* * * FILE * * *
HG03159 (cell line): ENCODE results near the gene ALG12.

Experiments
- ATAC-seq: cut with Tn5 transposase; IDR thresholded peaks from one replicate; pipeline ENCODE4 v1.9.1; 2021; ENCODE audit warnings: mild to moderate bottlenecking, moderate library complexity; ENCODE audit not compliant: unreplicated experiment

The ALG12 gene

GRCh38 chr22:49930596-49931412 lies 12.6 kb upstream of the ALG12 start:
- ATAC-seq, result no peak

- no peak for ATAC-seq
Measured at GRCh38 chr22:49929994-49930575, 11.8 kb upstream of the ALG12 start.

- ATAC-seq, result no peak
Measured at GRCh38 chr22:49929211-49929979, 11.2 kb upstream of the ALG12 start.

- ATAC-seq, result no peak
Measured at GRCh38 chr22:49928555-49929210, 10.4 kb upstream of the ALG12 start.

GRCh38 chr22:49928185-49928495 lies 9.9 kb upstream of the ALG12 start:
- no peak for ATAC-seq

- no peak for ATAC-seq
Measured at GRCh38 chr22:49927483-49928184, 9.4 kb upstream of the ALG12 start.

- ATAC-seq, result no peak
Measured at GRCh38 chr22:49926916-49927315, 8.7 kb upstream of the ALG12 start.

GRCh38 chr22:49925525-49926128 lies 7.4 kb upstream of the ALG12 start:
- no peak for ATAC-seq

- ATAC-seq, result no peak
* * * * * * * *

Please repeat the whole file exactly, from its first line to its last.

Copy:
HG03159 (cell line): ENCODE results near the gene ALG12.

Experiments
- ATAC-seq: cut with Tn5 transposase; IDR thresholded peaks from one replicate; pipeline ENCODE4 v1.9.1; 2021; ENCODE audit warnings: mild to moderate bottlenecking, moderate library complexity; ENCODE audit not compliant: unreplicated experiment

The ALG12 gene

GRCh38 chr22:49930596-49931412 lies 12.6 kb upstream of the ALG12 start:
- ATAC-seq, result no peak

- no peak for ATAC-seq
Measured at GRCh38 chr22:49929994-49930575, 11.8 kb upstream of the ALG12 start.

- ATAC-seq, result no peak
Measured at GRCh38 chr22:49929211-49929979, 11.2 kb upstream of the ALG12 start.

- ATAC-seq, result no peak
Measured at GRCh38 chr22:49928555-49929210, 10.4 kb upstream of the ALG12 start.

GRCh38 chr22:49928185-49928495 lies 9.9 kb upstream of the ALG12 start:
- no peak for ATAC-seq

- no peak for ATAC-seq
Measured at GRCh38 chr22:49927483-49928184, 9.4 kb upstream of the ALG12 start.

- ATAC-seq, result no peak
Measured at GRCh38 chr22:49926916-49927315, 8.7 kb upstream of the ALG12 start.

GRCh38 chr22:49925525-49926128 lies 7.4 kb upstream of the ALG12 start:
- no peak for ATAC-seq

- ATAC-seq, result no peak